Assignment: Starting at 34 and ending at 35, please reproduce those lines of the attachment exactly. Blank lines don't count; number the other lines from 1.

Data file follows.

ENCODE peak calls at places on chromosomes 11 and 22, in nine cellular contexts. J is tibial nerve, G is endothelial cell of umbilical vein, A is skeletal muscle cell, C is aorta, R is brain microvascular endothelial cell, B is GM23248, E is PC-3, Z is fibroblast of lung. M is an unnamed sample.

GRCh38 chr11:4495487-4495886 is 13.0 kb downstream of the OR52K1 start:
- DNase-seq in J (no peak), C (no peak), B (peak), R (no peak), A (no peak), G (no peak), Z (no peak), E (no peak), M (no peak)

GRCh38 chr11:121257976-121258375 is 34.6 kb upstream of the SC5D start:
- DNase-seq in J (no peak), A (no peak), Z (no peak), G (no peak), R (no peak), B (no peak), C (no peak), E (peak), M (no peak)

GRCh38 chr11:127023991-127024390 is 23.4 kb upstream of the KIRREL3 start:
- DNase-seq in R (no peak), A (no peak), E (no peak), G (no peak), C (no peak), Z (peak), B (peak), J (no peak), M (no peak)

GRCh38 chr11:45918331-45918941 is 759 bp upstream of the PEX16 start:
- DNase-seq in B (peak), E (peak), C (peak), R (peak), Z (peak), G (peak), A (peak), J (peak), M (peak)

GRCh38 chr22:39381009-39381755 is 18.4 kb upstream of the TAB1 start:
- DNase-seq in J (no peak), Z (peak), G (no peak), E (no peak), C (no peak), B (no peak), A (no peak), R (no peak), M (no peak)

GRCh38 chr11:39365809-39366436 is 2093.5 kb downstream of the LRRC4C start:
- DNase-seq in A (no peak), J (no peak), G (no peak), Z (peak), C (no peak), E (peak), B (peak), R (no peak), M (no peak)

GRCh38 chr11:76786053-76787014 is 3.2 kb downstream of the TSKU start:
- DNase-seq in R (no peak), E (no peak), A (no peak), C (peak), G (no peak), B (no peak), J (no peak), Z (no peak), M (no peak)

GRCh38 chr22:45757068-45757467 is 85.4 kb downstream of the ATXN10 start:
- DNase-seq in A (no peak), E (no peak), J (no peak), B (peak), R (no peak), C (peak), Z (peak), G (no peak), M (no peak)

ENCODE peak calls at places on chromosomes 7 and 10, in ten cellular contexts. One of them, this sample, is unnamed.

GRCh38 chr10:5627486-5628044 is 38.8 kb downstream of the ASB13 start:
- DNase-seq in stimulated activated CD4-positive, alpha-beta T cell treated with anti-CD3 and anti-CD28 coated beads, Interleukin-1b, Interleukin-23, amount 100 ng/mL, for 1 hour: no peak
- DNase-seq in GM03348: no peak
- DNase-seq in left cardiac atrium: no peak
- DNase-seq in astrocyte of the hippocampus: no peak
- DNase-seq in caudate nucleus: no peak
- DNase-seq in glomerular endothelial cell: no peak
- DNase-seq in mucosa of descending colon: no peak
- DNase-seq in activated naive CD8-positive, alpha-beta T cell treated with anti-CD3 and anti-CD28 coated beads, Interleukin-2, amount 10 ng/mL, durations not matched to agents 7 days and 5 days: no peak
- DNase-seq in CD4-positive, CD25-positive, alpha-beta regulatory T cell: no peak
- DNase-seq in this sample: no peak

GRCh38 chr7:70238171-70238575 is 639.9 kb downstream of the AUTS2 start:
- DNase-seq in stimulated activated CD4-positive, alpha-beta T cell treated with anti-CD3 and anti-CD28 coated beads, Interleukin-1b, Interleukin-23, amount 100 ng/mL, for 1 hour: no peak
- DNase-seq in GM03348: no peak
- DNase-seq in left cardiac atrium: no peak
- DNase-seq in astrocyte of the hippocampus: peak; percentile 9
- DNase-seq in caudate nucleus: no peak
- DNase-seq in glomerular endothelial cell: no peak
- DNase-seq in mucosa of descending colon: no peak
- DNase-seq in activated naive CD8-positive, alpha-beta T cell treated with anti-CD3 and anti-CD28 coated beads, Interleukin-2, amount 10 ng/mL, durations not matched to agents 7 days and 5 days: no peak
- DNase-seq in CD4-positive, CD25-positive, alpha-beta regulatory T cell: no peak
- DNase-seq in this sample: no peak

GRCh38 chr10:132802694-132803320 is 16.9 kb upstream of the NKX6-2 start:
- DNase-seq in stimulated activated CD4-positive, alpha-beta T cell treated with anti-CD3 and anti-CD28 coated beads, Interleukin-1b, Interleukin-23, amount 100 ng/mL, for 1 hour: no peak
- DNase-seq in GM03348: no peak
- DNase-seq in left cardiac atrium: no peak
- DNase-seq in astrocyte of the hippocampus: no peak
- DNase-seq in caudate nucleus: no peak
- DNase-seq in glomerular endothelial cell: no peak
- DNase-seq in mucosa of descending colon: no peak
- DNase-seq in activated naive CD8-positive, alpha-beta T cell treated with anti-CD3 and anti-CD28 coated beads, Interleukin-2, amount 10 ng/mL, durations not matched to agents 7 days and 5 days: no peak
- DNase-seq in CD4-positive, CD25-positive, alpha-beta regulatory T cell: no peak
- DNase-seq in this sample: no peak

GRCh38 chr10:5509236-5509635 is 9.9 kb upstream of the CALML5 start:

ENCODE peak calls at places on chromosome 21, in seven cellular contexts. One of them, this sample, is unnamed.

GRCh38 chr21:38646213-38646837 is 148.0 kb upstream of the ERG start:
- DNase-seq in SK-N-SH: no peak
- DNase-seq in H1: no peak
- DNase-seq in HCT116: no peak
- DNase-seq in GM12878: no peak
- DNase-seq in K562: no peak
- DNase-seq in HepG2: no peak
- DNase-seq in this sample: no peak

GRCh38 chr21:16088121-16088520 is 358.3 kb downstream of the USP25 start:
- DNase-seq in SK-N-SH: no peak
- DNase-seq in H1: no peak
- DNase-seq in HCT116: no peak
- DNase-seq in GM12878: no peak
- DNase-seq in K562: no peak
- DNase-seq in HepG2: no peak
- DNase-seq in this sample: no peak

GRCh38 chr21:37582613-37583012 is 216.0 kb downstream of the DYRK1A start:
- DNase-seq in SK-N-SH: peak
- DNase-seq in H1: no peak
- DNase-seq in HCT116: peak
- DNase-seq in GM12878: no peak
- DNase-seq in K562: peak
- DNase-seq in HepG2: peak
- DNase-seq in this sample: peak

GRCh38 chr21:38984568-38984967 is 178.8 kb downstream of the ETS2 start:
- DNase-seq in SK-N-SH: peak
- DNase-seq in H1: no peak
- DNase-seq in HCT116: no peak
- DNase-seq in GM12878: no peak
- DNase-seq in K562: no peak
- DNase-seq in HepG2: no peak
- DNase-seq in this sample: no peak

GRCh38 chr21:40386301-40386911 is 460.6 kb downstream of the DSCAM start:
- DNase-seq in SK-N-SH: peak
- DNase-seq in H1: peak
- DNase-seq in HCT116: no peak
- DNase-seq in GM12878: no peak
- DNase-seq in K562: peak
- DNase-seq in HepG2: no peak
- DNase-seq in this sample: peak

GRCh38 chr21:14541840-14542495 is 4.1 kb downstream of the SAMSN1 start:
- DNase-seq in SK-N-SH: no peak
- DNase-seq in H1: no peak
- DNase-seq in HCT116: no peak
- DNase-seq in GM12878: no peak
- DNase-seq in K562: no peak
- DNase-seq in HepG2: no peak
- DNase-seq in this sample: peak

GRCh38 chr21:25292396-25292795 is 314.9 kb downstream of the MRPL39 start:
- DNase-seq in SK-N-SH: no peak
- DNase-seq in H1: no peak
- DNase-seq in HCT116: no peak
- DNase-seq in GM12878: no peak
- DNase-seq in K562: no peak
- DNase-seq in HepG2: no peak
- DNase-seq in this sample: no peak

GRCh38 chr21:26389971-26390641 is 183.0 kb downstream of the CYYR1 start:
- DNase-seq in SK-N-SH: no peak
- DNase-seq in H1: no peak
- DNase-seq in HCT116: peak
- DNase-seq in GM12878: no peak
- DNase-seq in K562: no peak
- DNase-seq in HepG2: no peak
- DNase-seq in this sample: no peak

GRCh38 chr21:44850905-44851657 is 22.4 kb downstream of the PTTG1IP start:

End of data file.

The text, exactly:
- DNase-seq in astrocyte of the hippocampus: peak; percentile 9
- DNase-seq in caudate nucleus: no peak